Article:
the existing definitions of the metre, second and candela in force since they were adopted by the CGPM at its 17th (1983, Resolution 1), 13th (1967/68, Resolution 1) and 16th (1979, Resolution 3) meetings, respectively, will be abrogated.
The General Conference on Weights and Measures
further notes that on the same date
 the mass of the international prototype of the kilogram m(K) will be 1 kg but with a relative uncertainty equal to that of the recommended value of h just before redefinition and that subsequently its value will be determined experimentally,
 that the magnetic constant (permeability of vacuum) µ_{0} will be 4 × 10^{7} H m^{1} but with a relative uncertainty equal to that of the recommended value of the finestructure constant and that subsequently its value will be determined experimentally,
 that the thermodynamic temperature of the triple point of water T_{TPW} will be 273.16 K but with a relative uncertainty equal to that of the recommended value of k just before redefinition and that subsequently its value will be determined experimentally,
 that the molar mass of carbon 12 M(^{12}C) will be 0.012 kg mol^{1} but with a relative uncertainty equal to that of the recommended value of N_{A}h just before redefinition and that subsequently its value will be determined experimentally.
The General Conference on Weights and Measures
encourages
 researchers in national metrology institutes, the BIPM and academic institutions to continue their efforts and make known to the scientific community in general and to CODATA in particular, the outcome of their work relevant to the determination of the constants h, e, k, and N_{A}, and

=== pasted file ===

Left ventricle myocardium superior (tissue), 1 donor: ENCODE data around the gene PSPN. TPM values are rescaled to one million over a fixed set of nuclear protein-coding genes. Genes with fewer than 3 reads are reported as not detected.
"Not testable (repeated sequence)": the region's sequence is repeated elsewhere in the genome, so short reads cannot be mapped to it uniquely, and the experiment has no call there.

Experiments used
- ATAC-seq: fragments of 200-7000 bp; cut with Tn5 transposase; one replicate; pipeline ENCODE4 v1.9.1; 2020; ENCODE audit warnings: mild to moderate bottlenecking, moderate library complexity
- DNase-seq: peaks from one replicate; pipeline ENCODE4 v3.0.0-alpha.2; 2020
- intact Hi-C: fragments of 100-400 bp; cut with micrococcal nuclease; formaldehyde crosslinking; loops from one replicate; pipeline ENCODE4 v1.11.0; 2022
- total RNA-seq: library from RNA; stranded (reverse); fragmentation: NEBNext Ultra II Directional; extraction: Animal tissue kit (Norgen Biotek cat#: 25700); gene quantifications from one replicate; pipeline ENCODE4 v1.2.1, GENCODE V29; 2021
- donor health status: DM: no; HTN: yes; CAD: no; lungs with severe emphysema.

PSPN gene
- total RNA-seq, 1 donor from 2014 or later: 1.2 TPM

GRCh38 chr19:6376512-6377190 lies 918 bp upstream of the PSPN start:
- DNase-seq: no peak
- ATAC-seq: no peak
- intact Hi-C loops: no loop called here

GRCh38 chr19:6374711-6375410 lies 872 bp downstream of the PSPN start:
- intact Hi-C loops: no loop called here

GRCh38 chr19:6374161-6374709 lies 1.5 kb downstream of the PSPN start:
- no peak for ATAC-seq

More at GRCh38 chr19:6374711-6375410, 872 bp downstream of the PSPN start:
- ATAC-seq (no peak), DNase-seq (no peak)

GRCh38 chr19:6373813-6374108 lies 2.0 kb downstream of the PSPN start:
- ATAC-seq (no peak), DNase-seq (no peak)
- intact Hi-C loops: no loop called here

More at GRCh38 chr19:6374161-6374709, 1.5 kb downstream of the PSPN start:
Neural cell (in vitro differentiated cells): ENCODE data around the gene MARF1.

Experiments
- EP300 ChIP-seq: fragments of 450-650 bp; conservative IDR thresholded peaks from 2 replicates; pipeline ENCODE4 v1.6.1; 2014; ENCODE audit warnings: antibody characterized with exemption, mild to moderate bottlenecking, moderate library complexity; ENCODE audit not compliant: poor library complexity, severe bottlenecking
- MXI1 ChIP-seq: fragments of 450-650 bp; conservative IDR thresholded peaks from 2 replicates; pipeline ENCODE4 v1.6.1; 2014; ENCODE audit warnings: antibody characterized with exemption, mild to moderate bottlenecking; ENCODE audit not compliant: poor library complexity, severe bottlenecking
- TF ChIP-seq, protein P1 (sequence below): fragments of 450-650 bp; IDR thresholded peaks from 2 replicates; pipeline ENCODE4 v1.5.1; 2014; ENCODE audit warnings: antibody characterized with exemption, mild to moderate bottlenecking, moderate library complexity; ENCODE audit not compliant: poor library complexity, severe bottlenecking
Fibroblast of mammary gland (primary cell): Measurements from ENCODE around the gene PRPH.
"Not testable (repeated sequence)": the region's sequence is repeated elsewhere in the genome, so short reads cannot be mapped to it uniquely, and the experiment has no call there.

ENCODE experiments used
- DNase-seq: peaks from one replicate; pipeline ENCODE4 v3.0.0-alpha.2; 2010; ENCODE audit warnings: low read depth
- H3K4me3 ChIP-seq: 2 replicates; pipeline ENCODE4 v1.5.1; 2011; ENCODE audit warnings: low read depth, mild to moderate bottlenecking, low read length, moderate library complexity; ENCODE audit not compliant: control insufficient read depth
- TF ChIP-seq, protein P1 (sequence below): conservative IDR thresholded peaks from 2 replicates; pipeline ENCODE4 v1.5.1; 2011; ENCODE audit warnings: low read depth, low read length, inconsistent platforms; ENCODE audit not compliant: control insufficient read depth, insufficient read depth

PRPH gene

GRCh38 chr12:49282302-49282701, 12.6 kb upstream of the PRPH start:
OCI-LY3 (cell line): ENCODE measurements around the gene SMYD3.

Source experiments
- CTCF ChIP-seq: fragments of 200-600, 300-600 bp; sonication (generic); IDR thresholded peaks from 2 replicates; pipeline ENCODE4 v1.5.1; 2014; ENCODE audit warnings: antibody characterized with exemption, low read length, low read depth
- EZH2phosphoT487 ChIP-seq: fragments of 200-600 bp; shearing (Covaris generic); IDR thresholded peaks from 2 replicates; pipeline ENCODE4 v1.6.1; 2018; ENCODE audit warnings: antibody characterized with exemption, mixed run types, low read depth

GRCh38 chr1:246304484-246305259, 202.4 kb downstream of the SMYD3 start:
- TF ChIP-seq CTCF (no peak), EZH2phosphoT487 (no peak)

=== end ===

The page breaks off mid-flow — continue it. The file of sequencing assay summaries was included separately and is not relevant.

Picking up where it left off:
the BIPM to continue its work on relating the traceability of the prototypes it maintains to the international prototype of the kilogram, and in developing a pool of reference standards to facilitate the dissemination of the unit of mass when redefined,
invites
 CODATA to continue to provide adjusted values of the fundamental physical constants based on all relevant information available and to make the results known to the International Committee through its Consultative Committee for Units since these CODATA values and uncertainties will be those used for the revised SI,
 the CIPM to make a proposal for the revision of the SI as soon as the recommendations of Resolution 12 of the 23rd meeting of the General Conference are fulfilled, in particular the preparation of mises en pratique for the new definitions of the kilogram, ampere, kelvin and mole,
 the CIPM to continue its work towards improved formulations for the definitions of the SI base units in terms of fundamental constants, having as far as possible a more easily understandable description for users in general, consistent with scientific rigour and clarity,
 the CIPM, the Consultative Committees, the BIPM, the OIML and National Metrology Institutes significantly to increase their efforts to initiate awareness campaigns aimed at alerting user communities and the general public to the intention to redefine various units of the SI and to encourage consideration of the practical, technical, and legislative implications of such redefinitions, so that comments and contributions can be solicited from the wider scientific and user communities.


The reader should note that the official version of this Resolution is the French text.